Poston, Arizona, during WWII

Today, Poston is a small agricultural community in the middle of the Colorado River Indian Reservation in western Arizona. On the south edge of town stands a tall monument to the people of Japanese ethnicity interned in the Poston Camps during WWII. Three camps were built on the reservation over the objections of the Tribal Council; at their peak, over 17,000 people were interned for no reason other than they or their ancestors had come from Japan.


Plaque on the Memorial:

“This memorial is dedicated to all those men, women and children who suffered countless hardships and indignities at the hands of a nation misguided by wartime hysteria, racial prejudice and fear. May it serve as a constant reminder of our past so that Americans in the future will never again be denied their constitutional rights and may the remembrance of that experience serve to advance the evolution of the human spirit.

This memorial monument is erected in cooperation with the Colorado River Indian Tribes, former internees of Poston, Veterans and Friends of the Fiftieth year observance of the evacuation and internment.

October 6, 1992″

Desert at Poston in 2020
1942 contruction of the Camp (National Archives, Fred Clark photographer)
June 1, 1942, from the top of the water tower looking southwest (National Archives, Fred Clark)
Opening day at the Community Store, 1942 (National Archives, Fred Clark)
September, 1945 (National Archives , Hikaru Iwasaki photographer)

One of the most haunting photos; Left to right: George, son of Hisa and Yasubei Hirano with a photograph of their other son, Shigera, who had enlisted October 22, 1941. (National Archives, unknown photographer).

George Hirano was among the 611 internees who enlisted from the camps. Twenty-four internees from Poston Camp lost their lives fighting for the U.S. in WWII.


(anonymous poem circulated at the Poston Camp)

They’ve sunk the posts deep into the ground
They’ve strung out wires all the way around.
With machine gun nests just over there,
And sentries and soldiers everywhere.

We’re trapped like rats in a wired cage,
To fret and fume with impotent rage;
Yonder whispers the lure of the night,
But that DAMNED FENCE assails our sight.

We seek the softness of the midnight air,
But that DAMNED FENCE in the floodlight glare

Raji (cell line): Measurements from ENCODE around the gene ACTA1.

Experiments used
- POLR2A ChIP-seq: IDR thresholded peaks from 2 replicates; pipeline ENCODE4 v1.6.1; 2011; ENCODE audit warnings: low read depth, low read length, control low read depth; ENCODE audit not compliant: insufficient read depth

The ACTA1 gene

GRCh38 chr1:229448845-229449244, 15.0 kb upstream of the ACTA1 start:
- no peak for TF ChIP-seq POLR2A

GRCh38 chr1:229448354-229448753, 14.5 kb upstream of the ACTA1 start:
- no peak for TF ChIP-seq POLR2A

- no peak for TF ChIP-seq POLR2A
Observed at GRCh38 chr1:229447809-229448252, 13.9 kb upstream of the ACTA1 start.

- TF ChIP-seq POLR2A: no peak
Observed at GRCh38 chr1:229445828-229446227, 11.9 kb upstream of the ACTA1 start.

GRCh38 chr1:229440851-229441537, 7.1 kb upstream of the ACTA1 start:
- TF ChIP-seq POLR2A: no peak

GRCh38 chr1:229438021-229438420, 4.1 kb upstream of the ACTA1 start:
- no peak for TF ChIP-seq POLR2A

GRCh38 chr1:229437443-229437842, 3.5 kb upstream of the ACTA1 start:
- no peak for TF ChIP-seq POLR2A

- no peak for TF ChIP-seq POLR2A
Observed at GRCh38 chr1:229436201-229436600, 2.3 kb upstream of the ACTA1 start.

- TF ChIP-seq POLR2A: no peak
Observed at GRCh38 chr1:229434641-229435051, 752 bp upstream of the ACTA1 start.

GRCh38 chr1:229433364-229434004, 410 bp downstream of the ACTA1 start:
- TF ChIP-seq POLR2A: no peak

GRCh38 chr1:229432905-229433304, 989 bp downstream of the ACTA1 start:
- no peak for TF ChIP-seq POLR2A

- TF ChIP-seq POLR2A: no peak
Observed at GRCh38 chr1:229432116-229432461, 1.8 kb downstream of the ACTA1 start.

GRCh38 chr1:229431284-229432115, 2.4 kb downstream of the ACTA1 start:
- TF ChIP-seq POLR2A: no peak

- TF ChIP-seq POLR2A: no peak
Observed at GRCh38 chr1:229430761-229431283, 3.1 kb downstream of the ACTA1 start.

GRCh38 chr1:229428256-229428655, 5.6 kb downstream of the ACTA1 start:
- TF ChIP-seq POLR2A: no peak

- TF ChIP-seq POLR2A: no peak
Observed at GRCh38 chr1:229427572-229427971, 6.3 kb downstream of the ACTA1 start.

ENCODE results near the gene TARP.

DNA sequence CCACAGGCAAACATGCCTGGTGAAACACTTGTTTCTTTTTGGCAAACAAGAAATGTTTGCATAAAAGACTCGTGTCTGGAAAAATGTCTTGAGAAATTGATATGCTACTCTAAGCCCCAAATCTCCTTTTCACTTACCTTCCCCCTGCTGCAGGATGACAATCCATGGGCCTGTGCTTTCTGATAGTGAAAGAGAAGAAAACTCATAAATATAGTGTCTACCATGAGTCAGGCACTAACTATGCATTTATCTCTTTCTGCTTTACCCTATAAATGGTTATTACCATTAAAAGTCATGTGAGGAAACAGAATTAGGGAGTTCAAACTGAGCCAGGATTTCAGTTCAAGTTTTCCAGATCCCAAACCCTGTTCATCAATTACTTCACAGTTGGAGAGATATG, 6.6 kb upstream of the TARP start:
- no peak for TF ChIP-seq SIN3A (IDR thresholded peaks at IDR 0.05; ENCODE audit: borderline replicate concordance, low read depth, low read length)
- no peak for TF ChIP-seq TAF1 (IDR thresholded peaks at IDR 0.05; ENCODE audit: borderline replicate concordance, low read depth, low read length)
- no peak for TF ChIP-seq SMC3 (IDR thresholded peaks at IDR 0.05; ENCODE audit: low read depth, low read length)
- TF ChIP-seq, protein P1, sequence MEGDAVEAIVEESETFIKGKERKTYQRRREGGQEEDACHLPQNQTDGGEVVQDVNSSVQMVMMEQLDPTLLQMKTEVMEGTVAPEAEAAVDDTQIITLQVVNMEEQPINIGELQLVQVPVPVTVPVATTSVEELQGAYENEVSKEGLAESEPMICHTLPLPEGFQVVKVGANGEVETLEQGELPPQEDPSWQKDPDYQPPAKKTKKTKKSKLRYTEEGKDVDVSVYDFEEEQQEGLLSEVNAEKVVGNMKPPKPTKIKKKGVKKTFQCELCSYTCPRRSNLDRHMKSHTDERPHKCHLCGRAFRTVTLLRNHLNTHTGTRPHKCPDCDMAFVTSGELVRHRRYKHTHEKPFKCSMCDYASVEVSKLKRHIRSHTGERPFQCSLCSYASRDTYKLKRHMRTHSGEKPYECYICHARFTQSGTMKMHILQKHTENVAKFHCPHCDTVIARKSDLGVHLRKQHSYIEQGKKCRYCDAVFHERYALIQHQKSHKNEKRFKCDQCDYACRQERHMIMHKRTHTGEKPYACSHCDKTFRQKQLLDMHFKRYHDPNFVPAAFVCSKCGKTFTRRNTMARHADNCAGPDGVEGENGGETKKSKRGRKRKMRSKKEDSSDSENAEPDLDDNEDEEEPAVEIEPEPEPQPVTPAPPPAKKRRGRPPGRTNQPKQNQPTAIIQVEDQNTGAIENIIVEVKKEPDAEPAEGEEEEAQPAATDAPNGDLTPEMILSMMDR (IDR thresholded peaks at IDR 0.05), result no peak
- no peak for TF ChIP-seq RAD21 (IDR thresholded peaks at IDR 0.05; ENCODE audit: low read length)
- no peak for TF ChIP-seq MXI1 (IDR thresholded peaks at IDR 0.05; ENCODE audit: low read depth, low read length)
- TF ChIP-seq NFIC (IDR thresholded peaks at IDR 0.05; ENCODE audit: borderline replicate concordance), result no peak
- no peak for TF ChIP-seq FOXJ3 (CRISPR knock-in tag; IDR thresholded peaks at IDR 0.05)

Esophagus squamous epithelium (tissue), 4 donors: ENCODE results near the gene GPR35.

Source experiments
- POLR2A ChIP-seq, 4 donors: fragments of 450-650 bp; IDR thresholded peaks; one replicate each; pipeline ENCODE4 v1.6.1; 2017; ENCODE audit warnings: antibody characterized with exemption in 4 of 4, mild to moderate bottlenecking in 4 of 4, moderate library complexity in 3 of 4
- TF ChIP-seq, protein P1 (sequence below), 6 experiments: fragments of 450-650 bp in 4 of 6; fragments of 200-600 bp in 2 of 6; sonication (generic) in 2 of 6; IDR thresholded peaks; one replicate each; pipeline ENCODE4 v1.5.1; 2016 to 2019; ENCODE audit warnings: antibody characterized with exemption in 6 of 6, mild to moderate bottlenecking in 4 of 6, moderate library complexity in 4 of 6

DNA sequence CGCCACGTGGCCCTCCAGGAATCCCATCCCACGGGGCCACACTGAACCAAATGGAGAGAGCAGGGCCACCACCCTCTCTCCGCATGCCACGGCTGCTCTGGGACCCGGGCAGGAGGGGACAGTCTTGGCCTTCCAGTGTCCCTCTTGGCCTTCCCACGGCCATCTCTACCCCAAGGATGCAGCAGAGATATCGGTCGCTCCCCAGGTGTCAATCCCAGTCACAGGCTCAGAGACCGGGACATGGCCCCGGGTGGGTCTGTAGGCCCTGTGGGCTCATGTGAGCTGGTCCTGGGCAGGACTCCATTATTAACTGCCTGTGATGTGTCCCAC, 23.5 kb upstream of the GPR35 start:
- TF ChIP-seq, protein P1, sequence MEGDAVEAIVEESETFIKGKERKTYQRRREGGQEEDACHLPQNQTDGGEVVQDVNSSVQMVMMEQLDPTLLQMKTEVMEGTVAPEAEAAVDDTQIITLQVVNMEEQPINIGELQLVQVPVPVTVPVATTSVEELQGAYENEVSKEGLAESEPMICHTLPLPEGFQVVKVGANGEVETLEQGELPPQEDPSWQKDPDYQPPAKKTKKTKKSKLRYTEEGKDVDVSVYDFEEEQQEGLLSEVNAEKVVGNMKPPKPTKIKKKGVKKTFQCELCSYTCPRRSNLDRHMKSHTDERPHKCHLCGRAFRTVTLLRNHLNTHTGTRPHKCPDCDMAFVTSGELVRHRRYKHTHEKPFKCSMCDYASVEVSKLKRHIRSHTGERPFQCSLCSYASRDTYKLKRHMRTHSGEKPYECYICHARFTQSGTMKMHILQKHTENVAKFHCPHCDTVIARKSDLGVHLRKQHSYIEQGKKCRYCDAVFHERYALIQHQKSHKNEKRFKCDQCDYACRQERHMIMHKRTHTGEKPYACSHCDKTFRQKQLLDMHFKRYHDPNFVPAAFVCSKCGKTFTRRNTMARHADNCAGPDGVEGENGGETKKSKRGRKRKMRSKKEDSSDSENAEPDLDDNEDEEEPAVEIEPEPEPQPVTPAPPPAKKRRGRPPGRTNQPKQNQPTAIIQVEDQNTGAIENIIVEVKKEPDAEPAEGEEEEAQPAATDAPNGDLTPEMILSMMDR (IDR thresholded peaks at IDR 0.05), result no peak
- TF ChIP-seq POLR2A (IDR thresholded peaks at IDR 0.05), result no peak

Awakens unrest in our nocturnal quest,
And mockingly laughs with vicious jest.

With nowhere to go and nothing to do,
We feel terrible, lonesome, and blue:
That DAMNED FENCE is driving us crazy,
Destroying our youth and making us lazy.

Imprisoned in here for a long, long time,
We know we’re punished–though we’ve committed no crime,
Our thoughts are gloomy and enthusiasm damp,
To be locked up in a concentration camp.

Loyalty we know, and patriotism we feel,
To sacrifice our utmost was our ideal,
To fight for our country, and die, perhaps;
But we’re here because we happen to be Japs.

We all love life, and our country best,
Our misfortune to be here in the west,
To keep us penned behind that DAMNED FENCE,
Is someone’s notion of NATIONAL DEFENCE!

From the National Archives

September 1942 Desert Magazine, p5; from an article that tries to downplay the hardships faced by the internees.

When I was growing up, one of my best friends was the daughter of a “Japanese-American” who had served in Europe, while his wife and their parents had been interned. They were as American as any of us.


A Time to Stop and Think About What Is Really IMPORTANT – I revisit a grade school lesson

US Marine Corporal Lloyd Oliver in the Pacific (7/7/1943); photo courtesy of the National Archives

In grade school we learned the Pilgrims and the local Native Americans came together to give thanks for the harvest. It makes a lovely picture book moment, but sadly our country has had much to learn; the color of one’s skin is, as the old saying goes, “only skin deep.”

Politics don’t enter into it, we should all Give Thanks this year, and every year for all those who risked/lost their lives for our freedom. And, for all those who have stood up for our freedom in other ways.